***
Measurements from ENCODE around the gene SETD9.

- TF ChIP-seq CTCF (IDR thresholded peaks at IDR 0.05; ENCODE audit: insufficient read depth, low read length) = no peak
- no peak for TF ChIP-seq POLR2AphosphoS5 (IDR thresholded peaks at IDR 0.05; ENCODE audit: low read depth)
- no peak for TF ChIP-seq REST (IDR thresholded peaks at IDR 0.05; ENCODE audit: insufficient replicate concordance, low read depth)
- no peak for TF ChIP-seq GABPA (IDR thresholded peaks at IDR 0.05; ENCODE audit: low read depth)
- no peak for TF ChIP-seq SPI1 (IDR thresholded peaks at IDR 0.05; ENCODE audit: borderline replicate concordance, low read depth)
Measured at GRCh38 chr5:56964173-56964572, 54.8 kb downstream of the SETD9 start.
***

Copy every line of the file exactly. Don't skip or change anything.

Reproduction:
Measurements from ENCODE around the gene SETD9.

- TF ChIP-seq CTCF (IDR thresholded peaks at IDR 0.05; ENCODE audit: insufficient read depth, low read length) = no peak
- no peak for TF ChIP-seq POLR2AphosphoS5 (IDR thresholded peaks at IDR 0.05; ENCODE audit: low read depth)
- no peak for TF ChIP-seq REST (IDR thresholded peaks at IDR 0.05; ENCODE audit: insufficient replicate concordance, low read depth)
- no peak for TF ChIP-seq GABPA (IDR thresholded peaks at IDR 0.05; ENCODE audit: low read depth)
- no peak for TF ChIP-seq SPI1 (IDR thresholded peaks at IDR 0.05; ENCODE audit: borderline replicate concordance, low read depth)
Measured at GRCh38 chr5:56964173-56964572, 54.8 kb downstream of the SETD9 start.